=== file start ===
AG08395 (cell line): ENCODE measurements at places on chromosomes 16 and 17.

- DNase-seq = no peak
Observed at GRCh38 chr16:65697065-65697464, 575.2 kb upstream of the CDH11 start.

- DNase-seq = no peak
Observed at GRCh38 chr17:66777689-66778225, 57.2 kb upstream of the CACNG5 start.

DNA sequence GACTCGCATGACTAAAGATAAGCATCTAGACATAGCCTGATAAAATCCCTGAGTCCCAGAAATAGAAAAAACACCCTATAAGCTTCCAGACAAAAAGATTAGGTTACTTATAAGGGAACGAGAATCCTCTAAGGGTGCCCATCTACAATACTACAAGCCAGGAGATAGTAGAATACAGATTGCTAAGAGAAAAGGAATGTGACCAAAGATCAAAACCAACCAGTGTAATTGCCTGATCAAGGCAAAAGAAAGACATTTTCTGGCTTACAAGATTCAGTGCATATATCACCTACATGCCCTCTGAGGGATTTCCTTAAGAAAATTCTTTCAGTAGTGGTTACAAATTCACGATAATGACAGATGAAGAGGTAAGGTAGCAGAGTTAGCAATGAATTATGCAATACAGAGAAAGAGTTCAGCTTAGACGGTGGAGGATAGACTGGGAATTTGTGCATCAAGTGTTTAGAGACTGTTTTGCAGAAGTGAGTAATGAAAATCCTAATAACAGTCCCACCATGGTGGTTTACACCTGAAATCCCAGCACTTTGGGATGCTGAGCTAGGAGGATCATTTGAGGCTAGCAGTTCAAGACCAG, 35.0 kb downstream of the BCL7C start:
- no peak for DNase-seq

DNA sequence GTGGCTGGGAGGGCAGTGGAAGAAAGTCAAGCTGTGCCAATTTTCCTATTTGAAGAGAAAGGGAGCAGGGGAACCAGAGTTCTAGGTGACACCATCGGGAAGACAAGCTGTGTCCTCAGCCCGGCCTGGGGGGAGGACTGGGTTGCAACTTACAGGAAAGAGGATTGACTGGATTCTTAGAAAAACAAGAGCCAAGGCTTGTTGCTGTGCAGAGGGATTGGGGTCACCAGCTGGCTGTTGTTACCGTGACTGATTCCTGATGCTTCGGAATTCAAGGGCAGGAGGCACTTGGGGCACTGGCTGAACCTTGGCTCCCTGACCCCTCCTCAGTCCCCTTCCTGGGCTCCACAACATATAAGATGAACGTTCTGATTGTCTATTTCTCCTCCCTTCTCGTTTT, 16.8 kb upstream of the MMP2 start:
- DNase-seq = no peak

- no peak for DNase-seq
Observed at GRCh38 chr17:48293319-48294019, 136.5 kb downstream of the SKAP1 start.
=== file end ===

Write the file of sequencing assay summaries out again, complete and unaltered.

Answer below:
AG08395 (cell line): ENCODE measurements at places on chromosomes 16 and 17.

- DNase-seq = no peak
Observed at GRCh38 chr16:65697065-65697464, 575.2 kb upstream of the CDH11 start.

- DNase-seq = no peak
Observed at GRCh38 chr17:66777689-66778225, 57.2 kb upstream of the CACNG5 start.

DNA sequence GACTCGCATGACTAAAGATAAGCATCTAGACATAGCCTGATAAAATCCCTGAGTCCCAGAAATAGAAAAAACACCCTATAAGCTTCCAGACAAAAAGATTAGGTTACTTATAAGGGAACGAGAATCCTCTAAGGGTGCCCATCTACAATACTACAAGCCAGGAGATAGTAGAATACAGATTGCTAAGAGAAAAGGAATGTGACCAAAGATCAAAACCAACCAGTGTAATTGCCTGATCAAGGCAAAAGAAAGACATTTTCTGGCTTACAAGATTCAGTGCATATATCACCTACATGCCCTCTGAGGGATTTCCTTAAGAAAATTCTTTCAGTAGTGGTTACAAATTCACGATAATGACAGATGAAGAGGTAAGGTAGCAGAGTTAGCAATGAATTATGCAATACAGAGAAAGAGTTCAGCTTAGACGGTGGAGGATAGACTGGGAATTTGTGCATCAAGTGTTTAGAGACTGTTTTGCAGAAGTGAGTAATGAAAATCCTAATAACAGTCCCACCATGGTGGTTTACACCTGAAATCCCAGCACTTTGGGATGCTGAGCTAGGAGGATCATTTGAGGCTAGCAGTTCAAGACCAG, 35.0 kb downstream of the BCL7C start:
- no peak for DNase-seq

DNA sequence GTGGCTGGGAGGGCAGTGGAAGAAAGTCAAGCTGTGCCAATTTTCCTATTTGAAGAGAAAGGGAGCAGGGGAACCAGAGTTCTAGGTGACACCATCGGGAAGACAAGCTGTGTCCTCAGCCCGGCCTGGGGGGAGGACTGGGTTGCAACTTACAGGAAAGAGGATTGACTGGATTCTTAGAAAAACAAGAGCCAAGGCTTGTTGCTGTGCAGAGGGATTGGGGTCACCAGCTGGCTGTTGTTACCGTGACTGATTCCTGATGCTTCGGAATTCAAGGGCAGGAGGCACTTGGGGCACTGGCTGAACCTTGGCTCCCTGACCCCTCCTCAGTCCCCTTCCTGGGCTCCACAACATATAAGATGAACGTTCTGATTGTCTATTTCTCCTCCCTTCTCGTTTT, 16.8 kb upstream of the MMP2 start:
- DNase-seq = no peak

- no peak for DNase-seq
Observed at GRCh38 chr17:48293319-48294019, 136.5 kb downstream of the SKAP1 start.